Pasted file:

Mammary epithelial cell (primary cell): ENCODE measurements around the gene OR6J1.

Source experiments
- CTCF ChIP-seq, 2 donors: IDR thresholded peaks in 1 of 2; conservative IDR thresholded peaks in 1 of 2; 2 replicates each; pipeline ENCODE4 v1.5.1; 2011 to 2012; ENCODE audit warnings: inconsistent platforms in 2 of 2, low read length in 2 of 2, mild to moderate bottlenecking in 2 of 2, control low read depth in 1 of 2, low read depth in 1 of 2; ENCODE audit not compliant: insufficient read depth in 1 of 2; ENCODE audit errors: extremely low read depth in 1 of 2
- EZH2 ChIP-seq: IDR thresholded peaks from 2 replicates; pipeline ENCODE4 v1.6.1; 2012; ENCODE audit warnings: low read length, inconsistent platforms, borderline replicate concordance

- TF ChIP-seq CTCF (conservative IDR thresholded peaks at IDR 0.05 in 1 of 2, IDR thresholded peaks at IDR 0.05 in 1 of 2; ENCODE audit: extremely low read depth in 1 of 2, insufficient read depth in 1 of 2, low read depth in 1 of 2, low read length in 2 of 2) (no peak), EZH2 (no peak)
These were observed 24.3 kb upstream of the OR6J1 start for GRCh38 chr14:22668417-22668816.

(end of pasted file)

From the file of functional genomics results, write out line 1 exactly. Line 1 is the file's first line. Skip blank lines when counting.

Mammary epithelial cell (primary cell): ENCODE measurements around the gene OR6J1.